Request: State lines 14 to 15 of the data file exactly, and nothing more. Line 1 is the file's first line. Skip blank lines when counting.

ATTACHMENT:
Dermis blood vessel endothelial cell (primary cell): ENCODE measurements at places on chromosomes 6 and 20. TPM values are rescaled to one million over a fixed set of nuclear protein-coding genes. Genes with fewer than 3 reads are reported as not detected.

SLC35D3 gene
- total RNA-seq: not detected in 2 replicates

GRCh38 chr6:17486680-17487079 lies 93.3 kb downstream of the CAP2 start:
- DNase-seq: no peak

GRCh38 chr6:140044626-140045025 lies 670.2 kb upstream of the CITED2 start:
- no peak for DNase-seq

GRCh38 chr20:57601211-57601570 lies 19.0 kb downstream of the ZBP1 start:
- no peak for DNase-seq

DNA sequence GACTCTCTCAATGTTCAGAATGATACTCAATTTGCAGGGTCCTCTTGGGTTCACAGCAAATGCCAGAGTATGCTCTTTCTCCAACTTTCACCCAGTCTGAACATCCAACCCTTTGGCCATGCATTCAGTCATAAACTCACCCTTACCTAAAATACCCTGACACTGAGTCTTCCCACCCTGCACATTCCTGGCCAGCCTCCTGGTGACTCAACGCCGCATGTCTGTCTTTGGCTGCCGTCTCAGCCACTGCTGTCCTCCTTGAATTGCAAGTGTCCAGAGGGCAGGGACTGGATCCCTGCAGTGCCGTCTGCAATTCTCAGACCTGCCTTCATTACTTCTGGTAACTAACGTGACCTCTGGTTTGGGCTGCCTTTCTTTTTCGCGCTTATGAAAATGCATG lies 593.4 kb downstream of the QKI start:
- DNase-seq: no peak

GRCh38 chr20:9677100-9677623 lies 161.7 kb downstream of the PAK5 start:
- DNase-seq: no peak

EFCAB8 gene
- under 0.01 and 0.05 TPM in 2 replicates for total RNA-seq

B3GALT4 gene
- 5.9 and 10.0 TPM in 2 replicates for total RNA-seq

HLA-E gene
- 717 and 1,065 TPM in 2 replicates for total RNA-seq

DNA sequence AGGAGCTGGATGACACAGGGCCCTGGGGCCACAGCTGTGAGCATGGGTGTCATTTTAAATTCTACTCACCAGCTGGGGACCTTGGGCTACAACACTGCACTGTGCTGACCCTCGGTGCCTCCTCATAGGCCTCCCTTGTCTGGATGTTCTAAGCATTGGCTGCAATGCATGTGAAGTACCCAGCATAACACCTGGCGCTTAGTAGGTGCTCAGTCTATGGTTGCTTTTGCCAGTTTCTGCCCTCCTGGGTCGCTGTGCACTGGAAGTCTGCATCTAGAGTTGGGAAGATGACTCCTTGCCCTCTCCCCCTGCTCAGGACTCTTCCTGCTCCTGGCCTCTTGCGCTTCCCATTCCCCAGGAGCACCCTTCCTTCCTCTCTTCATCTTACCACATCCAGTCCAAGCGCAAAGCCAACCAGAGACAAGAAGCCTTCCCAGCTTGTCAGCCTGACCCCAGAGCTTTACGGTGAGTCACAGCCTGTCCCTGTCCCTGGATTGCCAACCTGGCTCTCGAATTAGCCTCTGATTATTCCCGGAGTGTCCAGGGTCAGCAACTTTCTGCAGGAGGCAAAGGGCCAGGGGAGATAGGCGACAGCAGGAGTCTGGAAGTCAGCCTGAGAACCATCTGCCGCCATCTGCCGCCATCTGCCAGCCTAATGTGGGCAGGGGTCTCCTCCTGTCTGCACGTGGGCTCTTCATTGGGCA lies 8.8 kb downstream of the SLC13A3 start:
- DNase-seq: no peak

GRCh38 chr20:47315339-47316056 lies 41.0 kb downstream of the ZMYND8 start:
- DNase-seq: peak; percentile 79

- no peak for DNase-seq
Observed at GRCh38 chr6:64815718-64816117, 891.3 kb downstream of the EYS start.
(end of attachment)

EFCAB8 gene
- under 0.01 and 0.05 TPM in 2 replicates for total RNA-seq